A Taste of Home: Mardi Gras Food Edition

I am an information junkie.  My travel journal is full of fascinating foodie factoids and regional fare ratings.  One never knows when the need for a conversation starter or trivia answer round the water cooler, dinner table or game board will present itself.  “The United Sweets of America” takes the reader on a culinary state-by-state road trip with a map of official and not-so-official desserts. Louisianians love their Mardi Gras food, and one of our absolute most delicious regional dishes came in as the state favorite. Curious to see what sweet treat sensation is deliciously associated with what state?  Click on the image below and the magic of link love will take you right on over to “The United Sweets of America”, a fun read by Slate associate editor L.V. Anderson.  By the way, the dessert ranked number one in Louisiana is, drum roll please, Bananas Foster.

mardi gras foodSlate

Speaking of which regional sweet treat your state is known for, when the calendar points to Mardi Gras season Mardi Gras food is the topic of Carnival culinary conversation. The Louisiana Loyal are finding themselves with a hankering for a taste of sweet home Louisiana. Phone calls, text messages and email requests for Mardi Gras food recipes come fast and furious during Mardi Gras season. Our Canadian snowbird son. The Missouri snow shoveling nephew.  Floridian flamingos and Don’t Mess with Texas cousins.  East Tennessean hills friends.  Chicago suburbs aunts and uncles.  I guess what they say is true- you can take the boy or the girl out of Louisiana but you can’t take Louisiana out of the boy or the girl.  The proof is in the bread pudding!  Gosh, does that sound good! Wondering what Mardi Gras food recipes inspire the masses to phone home?  Here’s a look at the Mardi Gras food and recipe requests thus far:

Bananas Foster

This legendary Louisiana dessert is the stuff flamboyant flambé tableside preparation and presentation culinary dreams are made of.  Bananas, melted butter and brown sugar dance the dance of caramelization awaiting generous pours of banana liqueur and dark rum.  The grand finale of flame and circumstance showcases the art of tableside exhibition, the lagniappe of New Orleans tradition.  The recipe for my version of Bananas Foster takes the top slot on our Mardi Gras food desserts menu.

Mardi-Gras-bananas-foster

King Cake

A King Cake is a sweet traditional cinnamon filled coffee cake style pastry glazed with topping and sprinkled with sugar in the Royal colors of purple, green, and gold. King Cake parties rule the Carnival season. Tradition dictates Mardi Gras revelers love the tradition of eating this Carnival confection during Mardi Gras season. The custom of the plastic baby baked into the cake is steeped in culinary Carnival tradition, and if you are the lucky reveler who gets the piece of King Cake with the baby you are named “King for a Day”.  With great King Cake power comes great King Cake responsibility.  Tradition dictates the “King for a Day” is obligated to host the next King Cake party.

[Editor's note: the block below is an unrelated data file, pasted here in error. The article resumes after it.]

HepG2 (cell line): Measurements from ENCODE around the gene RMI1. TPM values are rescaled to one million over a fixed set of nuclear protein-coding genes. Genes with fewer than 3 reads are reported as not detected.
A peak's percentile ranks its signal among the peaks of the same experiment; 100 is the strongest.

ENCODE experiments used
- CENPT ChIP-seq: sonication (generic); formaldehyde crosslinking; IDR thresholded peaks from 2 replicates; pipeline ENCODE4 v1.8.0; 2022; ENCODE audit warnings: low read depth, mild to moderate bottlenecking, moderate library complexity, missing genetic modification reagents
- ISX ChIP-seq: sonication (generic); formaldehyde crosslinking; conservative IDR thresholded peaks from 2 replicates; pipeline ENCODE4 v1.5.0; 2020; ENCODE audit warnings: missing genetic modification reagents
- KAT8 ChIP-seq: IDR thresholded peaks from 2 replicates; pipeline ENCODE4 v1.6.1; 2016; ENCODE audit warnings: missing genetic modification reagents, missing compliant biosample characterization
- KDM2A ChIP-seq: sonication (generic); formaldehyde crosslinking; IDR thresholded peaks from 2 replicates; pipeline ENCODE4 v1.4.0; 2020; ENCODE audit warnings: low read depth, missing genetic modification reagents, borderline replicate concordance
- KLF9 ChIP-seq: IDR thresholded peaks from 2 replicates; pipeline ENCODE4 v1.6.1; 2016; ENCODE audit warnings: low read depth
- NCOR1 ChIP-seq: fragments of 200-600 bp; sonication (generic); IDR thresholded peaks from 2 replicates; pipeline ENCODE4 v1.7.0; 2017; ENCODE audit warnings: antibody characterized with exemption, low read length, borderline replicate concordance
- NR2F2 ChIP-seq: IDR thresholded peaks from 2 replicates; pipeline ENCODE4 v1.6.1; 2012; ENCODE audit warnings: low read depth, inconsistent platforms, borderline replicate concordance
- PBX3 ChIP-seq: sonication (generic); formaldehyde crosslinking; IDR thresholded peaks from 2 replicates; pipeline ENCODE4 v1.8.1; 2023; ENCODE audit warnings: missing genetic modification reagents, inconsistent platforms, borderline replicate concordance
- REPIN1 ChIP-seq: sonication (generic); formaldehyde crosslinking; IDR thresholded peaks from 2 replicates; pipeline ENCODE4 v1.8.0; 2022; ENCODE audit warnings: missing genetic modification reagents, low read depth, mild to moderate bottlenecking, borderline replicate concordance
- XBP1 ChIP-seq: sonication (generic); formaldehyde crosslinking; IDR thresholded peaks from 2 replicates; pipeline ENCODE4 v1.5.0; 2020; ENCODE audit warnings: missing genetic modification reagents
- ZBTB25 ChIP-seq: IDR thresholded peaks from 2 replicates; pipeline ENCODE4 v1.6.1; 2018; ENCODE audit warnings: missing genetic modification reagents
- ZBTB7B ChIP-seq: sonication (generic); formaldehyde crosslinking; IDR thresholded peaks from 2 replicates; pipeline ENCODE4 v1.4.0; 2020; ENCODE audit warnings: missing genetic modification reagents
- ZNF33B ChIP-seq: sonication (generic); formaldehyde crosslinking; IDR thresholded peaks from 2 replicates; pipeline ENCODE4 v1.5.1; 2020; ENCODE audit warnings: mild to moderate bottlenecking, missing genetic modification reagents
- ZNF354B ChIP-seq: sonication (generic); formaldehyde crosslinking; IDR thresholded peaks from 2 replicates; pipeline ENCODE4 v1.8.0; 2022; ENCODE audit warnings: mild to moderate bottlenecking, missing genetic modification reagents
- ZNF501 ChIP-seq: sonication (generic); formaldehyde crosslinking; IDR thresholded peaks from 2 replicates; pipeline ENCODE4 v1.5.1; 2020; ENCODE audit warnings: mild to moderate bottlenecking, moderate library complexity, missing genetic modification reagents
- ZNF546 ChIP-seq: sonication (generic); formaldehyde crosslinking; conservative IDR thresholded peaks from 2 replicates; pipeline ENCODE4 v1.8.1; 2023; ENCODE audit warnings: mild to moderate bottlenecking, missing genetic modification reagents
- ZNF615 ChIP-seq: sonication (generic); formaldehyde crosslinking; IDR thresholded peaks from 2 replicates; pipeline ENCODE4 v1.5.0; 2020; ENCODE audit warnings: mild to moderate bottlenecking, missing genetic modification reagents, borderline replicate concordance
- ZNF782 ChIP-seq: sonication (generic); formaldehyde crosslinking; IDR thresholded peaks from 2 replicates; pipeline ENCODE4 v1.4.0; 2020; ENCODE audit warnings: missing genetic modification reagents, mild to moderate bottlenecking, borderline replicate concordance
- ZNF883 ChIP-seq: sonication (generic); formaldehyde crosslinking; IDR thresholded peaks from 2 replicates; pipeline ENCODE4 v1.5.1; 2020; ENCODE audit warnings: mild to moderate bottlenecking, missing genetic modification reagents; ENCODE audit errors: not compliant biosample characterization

Mardi-Gras-food

Hoppin’ John Grits

Hoppin’ John Grits,  a Southern with a kick recipe of black eyed peas seasoned with chopped onions, bell peppers and celery (the Cajun trinity) and ham served atop white grits is low country goodness wrapped in Louisiana c’est si bon flavor. This recipe for Hoppin’ John Grits is another Mardi Gras food favorite.

hoppin'-john

Chicken and Sausage Gumbo 

gumbo-bowlClick on the link to view the recipe for Chicken and Sausage Gumbo 

This is the  email I received from the Canadian snowbird that kicked off this post:

Mom,

Thanks for the King Cake recipe!

Could you send me your chicken and sausage gumbo and Big Easy potato soup recipes by chance?

Sent from my iPhone

Big-Easy-Potato-Soup

Big Easy Potato Soup

4 large russet potatoes

4 tablespoons butter

generous pour olive oil

1 small yellow onion, peeled and chopped

2 cups chicken broth

3 cups milk

1½ tsp Creole seasoning (or to taste)

Directions

Microwave potatoes on high until tender.  Set aside and allow to cool slightly.  In a Dutch oven or stock pot, melt the butter and olive oil combination over medium heat.  Add chopped onions to melted butter and olive oil combo and sauté until translucent.  Stir in the chicken broth and milk, stirring to incorporate.  Add kosher salt and black pepper.  Reduce heat to medium and continue to cook  for 1o minutes, stirring frequently.

While the liquid stock and seasonings do their thing, let’s prepare the potatoes.

Using a fork, press each potato in center to half and remove skins. Discard skins. Gently mash potatoes with a fork.  Add mashed potatoes to milk and broth mixture, stirring well to combine.  Bring to a boil; reduce heat and simmer until soup is creamy thick, about 15-20 minutes.

If the soup becomes too thick simply add more milk until desired consistency is reached.

Creole-seasoning

Creole Seasoning

1/3  cup paprika

3 tablespoons dried oregano

3 tablespoons ground black pepper

2 tablespoons dried basil

2 tablespoons kosher salt

1 tablespoons cayenne pepper

1 tablespoon granulated onion

4 teaspoons dried thyme

4 teaspoons granulated garlic

In a medium bowl combine paprika, dried oregano, ground black pepper, dried basil, kosher salt, cayenne pepper, granulated onion, dried thyme and granulated garlic.  Stir to combine.  Can be stored in an airtight container for up to three months.

cest-si-bon

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